Canada’s dollar traded stronger than parity with its U.S counterpart on average this year for the first time in three decades as investors sought assets of highly rated governments as a haven from euro-area debt woes.
The currency averaged 98.92 Canadian cents per U.S. dollar in 2011, the highest annual value since 1976, when it traded at 98.63 cents. It averaged C$1.5701 in 2002, the lowest since at least 1971, when data began. Canada’s dollar had its strongest annual close against the euro since the shared currency began trading in 1999, underscoring the nation’s top debt ratings and economic stability amid Europe’s sovereign-debt crisis.
“The Canadian dollar has done well this past year because of our position in the global economy,” said C.J. Gavsie, managing director for foreign-exchange trading at Bank of Montreal in Toronto. “Years of conservative practices by our government, central bank and various regulators have contributed to a steady economy and now a currency that is relatively stable to other majors.”
The loonie, as the currency is known for the image of the aquatic bird on the C$1 coin, ended the year at C$1.0213 versus the U.S. dollar, from 99.80 Canadian cents at the end of last year for a loss of 2.3 percent. It rose 0.9 percent to C$1.3237 against the euro. It lost 7.9 percent to 75.32 yen. One Canadian dollar buys 97.91 U.S. cents.
The Canadian dollar touched 94.07 cents per U.S. dollar on July 26, the highest in more than three years, on prospects for higher interest rates and as investors sought shelter from the U.S. debt-ceiling impasse. The currency weakened from there, touching C$1.0658 on Oct. 4, the lowest level in more than a year, as the euro region’s debt crisis sapped demand for higher-yielding assets such as stocks.
Canada and the U.K. are the only Group of Seven countries - - which also include the U.S., Germany, France, Italy and Japan -- that have both a AAA rating and a “stable ” outlook, according to data compiled by Bloomberg. Canada’s economy is expanding 3 percent from a year earlier, more than double the average rate for G-7 and euro-zone countries. Finance Minister Jim Flaherty pledged his Conservative Party government will eliminate the budget deficit, forecast at C$31 billion this fiscal year, by 2015.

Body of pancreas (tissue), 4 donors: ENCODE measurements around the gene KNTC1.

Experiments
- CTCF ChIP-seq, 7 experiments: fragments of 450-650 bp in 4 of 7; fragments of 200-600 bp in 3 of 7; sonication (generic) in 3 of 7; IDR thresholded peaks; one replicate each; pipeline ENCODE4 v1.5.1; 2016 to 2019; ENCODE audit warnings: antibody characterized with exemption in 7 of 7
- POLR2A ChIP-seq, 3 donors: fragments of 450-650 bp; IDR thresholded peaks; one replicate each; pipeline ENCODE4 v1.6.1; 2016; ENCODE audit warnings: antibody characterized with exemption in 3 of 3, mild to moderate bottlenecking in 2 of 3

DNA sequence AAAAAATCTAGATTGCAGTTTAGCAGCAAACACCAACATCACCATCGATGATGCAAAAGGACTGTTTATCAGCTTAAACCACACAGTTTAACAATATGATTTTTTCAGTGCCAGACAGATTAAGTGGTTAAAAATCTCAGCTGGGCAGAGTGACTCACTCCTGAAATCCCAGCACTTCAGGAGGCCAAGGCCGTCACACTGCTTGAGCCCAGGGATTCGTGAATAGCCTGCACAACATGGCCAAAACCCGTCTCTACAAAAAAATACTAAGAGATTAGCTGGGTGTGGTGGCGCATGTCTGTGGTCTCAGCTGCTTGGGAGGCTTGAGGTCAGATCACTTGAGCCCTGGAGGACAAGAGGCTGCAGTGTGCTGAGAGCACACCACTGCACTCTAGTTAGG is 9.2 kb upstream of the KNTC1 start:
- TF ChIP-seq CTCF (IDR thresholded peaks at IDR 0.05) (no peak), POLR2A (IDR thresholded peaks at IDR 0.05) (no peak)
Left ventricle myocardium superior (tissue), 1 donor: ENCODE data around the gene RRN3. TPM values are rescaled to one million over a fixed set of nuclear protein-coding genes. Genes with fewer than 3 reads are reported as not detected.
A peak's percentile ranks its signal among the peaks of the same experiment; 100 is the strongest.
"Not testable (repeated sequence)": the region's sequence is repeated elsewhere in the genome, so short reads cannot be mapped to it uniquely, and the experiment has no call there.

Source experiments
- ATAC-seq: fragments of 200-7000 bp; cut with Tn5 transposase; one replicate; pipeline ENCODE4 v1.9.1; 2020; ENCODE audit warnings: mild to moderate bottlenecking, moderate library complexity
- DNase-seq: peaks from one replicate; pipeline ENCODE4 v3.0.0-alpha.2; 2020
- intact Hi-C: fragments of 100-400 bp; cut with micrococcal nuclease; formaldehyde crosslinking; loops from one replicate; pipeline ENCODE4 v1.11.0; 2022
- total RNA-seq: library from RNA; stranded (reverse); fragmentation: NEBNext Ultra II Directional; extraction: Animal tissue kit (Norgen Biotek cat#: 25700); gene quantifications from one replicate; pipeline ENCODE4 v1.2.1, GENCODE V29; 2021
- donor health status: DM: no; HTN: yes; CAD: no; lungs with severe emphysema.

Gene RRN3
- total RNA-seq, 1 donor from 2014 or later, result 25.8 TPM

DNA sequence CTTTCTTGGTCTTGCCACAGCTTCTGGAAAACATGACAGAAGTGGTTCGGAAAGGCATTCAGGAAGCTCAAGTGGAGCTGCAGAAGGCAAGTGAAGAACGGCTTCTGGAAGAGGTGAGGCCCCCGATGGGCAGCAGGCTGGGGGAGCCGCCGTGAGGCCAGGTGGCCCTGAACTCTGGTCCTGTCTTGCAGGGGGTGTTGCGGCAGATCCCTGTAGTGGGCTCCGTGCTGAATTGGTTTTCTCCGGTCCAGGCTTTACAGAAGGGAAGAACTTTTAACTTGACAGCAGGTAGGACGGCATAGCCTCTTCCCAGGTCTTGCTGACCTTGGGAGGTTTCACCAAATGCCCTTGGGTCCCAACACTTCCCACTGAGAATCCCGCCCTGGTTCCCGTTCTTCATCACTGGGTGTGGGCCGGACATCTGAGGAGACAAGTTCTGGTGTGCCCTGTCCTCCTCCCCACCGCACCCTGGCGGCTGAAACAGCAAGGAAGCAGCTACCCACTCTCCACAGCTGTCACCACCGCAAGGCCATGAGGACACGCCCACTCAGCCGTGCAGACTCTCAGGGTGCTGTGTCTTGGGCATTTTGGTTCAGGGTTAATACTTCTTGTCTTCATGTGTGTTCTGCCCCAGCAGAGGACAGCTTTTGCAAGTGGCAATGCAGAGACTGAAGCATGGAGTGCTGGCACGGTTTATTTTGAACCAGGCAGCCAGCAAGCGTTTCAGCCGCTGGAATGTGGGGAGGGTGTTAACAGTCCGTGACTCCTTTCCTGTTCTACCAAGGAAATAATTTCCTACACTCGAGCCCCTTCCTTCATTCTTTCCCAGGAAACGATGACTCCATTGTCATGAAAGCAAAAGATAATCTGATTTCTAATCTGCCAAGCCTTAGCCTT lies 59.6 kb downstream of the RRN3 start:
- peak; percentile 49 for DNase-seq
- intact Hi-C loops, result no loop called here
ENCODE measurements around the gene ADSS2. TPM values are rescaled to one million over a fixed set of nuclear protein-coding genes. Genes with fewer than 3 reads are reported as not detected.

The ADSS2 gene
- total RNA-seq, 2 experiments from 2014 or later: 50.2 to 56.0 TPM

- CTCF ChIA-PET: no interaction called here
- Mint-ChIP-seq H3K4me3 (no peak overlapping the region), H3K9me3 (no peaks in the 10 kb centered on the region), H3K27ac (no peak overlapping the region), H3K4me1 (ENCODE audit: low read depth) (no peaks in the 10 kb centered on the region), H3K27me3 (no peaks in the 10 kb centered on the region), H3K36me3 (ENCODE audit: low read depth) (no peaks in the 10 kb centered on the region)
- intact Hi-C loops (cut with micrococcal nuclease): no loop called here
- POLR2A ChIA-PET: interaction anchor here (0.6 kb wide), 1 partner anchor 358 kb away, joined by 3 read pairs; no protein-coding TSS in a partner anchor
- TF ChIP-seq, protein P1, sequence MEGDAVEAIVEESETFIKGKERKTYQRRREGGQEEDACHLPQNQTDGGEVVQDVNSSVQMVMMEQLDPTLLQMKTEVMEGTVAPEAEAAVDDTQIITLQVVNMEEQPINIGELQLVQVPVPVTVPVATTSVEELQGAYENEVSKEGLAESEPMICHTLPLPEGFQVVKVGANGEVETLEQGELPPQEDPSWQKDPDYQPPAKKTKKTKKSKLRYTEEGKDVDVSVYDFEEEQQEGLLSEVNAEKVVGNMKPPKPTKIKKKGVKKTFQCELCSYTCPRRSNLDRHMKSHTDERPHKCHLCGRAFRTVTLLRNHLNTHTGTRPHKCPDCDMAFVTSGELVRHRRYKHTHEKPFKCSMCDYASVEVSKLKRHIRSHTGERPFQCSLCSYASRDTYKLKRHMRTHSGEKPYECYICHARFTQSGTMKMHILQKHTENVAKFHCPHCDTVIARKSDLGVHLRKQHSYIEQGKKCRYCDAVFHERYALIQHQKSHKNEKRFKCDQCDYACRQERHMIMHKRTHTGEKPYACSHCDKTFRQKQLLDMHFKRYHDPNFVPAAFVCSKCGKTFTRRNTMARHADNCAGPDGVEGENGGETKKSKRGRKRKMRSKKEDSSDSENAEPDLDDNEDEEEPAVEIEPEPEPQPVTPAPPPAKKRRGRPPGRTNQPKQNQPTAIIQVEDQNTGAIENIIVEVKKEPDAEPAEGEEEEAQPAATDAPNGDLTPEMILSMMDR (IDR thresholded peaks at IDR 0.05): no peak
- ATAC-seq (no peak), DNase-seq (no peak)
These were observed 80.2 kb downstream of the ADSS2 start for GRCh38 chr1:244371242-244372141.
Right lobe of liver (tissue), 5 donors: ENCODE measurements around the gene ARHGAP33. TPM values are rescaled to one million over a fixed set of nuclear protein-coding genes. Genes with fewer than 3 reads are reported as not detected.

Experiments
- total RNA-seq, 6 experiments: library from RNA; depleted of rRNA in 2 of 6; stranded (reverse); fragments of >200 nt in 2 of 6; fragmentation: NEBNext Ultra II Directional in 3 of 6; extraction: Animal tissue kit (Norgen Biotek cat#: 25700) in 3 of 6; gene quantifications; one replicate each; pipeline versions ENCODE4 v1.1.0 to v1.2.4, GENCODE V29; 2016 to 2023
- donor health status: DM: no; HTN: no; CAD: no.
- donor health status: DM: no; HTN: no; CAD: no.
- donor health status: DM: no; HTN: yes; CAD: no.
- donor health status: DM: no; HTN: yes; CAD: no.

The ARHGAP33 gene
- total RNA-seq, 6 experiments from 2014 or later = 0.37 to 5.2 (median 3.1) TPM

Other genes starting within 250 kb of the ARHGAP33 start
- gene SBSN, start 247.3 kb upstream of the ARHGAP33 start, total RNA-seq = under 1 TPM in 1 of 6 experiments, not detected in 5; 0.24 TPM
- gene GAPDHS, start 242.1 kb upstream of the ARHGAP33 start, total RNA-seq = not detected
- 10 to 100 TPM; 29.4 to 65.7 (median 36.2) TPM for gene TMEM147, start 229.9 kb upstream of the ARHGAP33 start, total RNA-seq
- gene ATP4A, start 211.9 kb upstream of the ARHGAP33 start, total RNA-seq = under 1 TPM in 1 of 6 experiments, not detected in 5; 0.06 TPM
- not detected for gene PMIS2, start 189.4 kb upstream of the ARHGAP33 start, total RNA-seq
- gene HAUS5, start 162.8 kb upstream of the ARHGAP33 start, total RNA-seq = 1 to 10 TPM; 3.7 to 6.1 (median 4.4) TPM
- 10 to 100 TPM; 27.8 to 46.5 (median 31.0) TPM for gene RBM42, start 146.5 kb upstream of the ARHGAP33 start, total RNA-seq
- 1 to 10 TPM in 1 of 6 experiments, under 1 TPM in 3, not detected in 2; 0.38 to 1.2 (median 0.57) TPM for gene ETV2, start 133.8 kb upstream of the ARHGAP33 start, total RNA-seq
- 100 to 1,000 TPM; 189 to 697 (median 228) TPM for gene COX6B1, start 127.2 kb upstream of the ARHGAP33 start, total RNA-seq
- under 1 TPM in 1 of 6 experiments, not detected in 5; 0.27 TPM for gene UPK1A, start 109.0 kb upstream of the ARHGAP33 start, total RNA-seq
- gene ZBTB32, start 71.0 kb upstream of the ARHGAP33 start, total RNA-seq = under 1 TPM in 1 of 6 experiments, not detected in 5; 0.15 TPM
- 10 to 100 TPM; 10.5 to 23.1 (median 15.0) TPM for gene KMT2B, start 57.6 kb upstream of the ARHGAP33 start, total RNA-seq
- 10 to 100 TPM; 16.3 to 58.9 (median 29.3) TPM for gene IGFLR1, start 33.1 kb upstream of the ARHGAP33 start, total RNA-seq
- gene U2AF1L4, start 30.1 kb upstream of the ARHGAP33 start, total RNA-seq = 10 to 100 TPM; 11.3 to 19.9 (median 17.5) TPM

After lifting the target rate three times last year from a record low 0.25 percent, Bank of Canada Governor Mark Carney has held borrowing costs steady at 1 percent since September 2010, even as inflation exceeded the bank’s 2 percent target for 12 straight months.
The global economy risks entering into a “prolonged period of deficient demand” as governments in the U.S. and Europe struggle to reduce debt burdens, Governor Mark Carney said in a Dec. 12 speech. Trading in overnight index swaps shows almost a 40 percent chance of a reduction in the central bank’s target rate to 0.75 percent by September.
Movements in the Canadian dollar have been increasingly tied to equities. The one-month correlation coefficient between the Standard & Poor’s 500 Index and the Canadian dollar reached 0.9348 on Nov. 14, the strongest relationship since Bloomberg data began in 1992, versus a two-decade average of 0.2437. A reading of 1 indicates the measures move in lockstep. It ended the year at 0.854. The S&P 500 rose 0.3 percent this year.
The loonie, with losses of 1.4 percent, is the fourth-worst performer in 2011 after the euro, the Norwegian krone and Sweden’s krona among the 10 major currencies tracked by Bloomberg Correlation Weighted Indexes. It’s the best performer in the past month after the yen, gaining 1.7 percent on speculation the U.S. economy will recover from its torpor.
“As we leave 2011, that which was the albatross around the loonie’s neck is that which gives it lift in 2012 -- that’s the U.S. economy,” said Stewart Hall, senior currency strategist at Royal Bank of Canada in Toronto. “The U.S. economy of late has been throwing off upside economic surprises. To the degree to which it can continue to do that, it sets the stage for a firmer profile for the Canadian dollar versus some of the other G-10 currencies.”
Respondents to a Bloomberg survey predict the U.S. economy will expand by 2.1 percent next year, the median of 70 responses. Canada’s economy will grow at a 2 percent pace next year, a separate survey shows.
RBC predicts the Canadian dollar will end 2012 at parity with the U.S. dollar. BMO’s Gavsie forecast the currency would average C$1.04 in 2012, with a range of 98 cents to C$1.08.
It will depreciate to C$1.04 by the end of the first quarter before rebounding to parity by year-end, according to median forecasts of 33 analysts and economists in a Bloomberg survey. Those forecasts have weakened from C$1.02 and 98 Canadian cents at the end of November.
Canada’s government bonds rose in 2011, driving yields across the curve to record lows. The nation’s benchmark 10-year yields fell to 1.94 percent, compared with 3.12 percent at the end of last year. The yield touched 1.837 percent on Dec. 16, the lowest level in data compiled by Bloomberg going back to 1989. Benchmark two-year yields touched 0.76 percent on Sept. 12, a record low.
Ten-year government securities yielded 6 basis points more than equivalent-maturity U.S. Treasuries, compared with 32 basis points more on Sept. 5, the most this year, and 17 basis points less at the end of last year.
Canadian employers added 17,500 positions more than they cut in December, according to the median of 17 forecasts compiled by Bloomberg. Statistics Canada is due to release the data on Jan. 6 in Ottawa.
“More stable economic and monetary-policy trends for Canada are helping contribute to overall resilience in this currency,” said Nick Bennenbroek, head of currency strategy at Wells Fargo & Co. in New York.